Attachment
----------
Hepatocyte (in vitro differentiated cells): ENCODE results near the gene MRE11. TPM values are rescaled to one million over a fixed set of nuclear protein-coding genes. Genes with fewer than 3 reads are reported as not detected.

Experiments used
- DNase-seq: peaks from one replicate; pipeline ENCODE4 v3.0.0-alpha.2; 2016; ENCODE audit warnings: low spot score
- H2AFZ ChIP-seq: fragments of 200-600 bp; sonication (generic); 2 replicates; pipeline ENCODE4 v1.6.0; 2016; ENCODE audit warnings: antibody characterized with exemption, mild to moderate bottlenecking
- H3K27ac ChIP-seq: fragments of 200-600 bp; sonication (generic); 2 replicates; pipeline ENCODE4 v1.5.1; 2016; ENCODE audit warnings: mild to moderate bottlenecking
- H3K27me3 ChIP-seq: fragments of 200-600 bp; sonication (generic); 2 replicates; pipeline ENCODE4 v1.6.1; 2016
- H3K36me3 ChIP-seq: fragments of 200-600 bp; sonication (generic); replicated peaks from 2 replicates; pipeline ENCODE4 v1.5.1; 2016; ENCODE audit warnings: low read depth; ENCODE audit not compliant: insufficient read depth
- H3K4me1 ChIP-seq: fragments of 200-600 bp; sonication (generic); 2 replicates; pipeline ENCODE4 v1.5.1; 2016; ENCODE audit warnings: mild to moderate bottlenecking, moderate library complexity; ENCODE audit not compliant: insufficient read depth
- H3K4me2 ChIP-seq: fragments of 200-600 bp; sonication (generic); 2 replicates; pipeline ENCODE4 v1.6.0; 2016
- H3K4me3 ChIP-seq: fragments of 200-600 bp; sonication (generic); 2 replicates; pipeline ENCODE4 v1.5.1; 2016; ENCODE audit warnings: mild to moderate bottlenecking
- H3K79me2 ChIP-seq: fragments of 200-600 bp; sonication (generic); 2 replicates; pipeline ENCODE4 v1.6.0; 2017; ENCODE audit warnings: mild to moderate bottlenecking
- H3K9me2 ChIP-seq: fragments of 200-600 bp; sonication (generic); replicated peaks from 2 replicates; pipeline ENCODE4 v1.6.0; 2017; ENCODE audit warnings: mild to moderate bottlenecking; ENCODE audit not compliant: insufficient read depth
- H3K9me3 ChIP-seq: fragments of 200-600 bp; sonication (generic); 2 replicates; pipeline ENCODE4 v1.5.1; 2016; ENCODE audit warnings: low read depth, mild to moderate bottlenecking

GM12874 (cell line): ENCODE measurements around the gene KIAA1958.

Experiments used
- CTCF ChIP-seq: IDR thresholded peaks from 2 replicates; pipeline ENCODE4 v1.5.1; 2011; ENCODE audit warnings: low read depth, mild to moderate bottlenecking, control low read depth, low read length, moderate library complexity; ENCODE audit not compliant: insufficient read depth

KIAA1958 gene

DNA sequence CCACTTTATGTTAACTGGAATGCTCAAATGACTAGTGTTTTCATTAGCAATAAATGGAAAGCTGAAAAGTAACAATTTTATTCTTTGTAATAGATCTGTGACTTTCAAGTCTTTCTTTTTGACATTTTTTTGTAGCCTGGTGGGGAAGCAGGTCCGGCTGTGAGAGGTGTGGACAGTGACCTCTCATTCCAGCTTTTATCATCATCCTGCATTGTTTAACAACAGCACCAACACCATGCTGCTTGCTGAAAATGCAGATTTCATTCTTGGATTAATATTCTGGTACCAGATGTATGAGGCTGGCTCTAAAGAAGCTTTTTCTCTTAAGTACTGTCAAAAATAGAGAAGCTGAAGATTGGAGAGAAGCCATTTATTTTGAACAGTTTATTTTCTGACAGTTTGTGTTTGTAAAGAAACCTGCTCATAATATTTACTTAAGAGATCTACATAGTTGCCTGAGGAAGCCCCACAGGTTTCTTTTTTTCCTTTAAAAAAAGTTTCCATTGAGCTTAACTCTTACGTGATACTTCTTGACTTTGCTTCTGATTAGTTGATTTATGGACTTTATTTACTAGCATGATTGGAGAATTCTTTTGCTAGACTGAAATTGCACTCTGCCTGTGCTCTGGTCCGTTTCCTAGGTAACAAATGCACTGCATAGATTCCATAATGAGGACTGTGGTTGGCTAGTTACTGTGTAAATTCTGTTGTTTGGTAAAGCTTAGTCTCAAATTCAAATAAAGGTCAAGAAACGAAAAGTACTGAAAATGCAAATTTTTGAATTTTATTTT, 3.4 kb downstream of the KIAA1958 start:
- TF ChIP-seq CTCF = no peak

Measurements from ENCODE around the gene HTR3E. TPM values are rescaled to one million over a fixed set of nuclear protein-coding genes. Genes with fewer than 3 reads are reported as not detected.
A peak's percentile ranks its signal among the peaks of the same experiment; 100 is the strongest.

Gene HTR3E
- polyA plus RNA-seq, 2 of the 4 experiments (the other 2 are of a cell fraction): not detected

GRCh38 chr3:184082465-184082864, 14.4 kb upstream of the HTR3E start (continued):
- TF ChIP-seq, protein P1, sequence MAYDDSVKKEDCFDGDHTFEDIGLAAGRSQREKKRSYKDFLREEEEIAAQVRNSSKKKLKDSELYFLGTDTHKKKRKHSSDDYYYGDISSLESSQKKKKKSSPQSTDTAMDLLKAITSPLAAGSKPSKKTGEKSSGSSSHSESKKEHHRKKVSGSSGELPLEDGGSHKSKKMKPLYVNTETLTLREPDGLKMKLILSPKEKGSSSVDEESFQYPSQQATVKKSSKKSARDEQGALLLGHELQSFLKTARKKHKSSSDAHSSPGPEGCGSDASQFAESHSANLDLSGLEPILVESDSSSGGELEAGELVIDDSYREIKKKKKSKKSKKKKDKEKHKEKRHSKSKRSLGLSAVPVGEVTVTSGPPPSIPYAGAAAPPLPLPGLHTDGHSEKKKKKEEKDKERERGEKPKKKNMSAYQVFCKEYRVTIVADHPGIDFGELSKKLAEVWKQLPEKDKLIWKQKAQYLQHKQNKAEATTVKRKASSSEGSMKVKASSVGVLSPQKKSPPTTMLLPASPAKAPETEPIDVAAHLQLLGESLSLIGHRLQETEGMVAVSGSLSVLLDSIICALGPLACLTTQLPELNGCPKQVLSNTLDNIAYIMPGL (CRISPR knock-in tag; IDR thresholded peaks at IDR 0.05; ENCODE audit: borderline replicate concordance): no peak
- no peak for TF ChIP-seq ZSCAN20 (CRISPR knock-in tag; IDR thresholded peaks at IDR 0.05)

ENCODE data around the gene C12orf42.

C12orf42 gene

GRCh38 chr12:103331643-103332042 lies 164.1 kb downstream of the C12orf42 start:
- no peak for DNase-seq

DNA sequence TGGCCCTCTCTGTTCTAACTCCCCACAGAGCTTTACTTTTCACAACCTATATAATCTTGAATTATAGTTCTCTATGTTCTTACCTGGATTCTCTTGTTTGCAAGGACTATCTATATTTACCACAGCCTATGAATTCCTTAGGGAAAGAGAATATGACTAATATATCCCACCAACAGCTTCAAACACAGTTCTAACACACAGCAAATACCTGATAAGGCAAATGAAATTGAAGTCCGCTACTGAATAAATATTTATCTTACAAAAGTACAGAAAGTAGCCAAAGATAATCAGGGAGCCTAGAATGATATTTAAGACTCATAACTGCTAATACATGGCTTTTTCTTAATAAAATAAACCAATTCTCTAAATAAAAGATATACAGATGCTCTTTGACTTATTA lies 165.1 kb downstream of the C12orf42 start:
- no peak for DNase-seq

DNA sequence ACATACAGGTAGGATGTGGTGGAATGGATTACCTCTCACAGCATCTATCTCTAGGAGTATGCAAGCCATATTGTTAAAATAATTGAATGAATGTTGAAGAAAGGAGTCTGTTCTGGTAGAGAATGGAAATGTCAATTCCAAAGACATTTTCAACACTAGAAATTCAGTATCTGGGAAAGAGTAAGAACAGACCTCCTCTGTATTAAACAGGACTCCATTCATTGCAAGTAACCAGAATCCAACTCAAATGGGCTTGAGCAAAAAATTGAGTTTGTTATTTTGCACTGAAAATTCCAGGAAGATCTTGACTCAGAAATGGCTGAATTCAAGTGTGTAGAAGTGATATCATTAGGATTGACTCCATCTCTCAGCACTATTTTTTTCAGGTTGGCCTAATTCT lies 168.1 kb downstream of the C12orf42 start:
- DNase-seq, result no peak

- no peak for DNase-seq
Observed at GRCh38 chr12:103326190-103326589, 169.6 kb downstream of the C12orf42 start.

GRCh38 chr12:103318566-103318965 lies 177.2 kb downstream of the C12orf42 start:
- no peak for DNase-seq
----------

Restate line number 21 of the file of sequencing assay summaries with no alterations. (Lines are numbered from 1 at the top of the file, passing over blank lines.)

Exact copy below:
A peak's percentile ranks its signal among the peaks of the same experiment; 100 is the strongest.